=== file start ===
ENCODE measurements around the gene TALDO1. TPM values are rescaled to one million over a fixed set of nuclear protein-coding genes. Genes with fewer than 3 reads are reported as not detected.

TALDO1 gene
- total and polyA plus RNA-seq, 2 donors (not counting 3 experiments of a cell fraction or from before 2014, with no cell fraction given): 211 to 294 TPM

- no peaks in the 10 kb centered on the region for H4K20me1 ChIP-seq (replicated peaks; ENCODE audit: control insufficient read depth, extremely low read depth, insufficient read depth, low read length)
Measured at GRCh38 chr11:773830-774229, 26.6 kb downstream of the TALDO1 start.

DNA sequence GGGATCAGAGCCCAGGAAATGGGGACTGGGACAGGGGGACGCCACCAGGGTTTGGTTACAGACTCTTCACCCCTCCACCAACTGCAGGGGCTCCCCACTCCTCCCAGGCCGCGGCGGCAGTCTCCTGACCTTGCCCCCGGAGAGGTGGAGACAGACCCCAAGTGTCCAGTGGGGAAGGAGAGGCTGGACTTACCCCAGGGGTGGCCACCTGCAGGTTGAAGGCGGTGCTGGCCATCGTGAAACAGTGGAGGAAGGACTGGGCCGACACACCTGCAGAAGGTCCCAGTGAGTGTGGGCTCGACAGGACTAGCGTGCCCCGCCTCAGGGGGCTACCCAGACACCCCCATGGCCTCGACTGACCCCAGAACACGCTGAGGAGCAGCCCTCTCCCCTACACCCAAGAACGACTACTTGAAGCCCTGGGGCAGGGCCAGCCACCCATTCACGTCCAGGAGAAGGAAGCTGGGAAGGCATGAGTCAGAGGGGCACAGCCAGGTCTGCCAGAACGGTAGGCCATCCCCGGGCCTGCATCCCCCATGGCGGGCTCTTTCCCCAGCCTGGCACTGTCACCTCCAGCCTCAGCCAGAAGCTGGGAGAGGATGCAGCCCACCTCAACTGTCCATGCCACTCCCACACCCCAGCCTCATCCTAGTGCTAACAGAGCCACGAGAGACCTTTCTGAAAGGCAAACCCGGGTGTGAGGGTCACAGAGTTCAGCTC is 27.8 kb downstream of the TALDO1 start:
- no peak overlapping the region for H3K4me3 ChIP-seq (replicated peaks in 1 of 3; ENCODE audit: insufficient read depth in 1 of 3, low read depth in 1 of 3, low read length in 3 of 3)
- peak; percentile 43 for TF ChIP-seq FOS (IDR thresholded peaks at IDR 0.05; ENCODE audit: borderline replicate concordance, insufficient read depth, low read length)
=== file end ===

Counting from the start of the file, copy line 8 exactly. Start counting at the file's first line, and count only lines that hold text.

- peak; percentile 43 for TF ChIP-seq FOS (IDR thresholded peaks at IDR 0.05; ENCODE audit: borderline replicate concordance, insufficient read depth, low read length)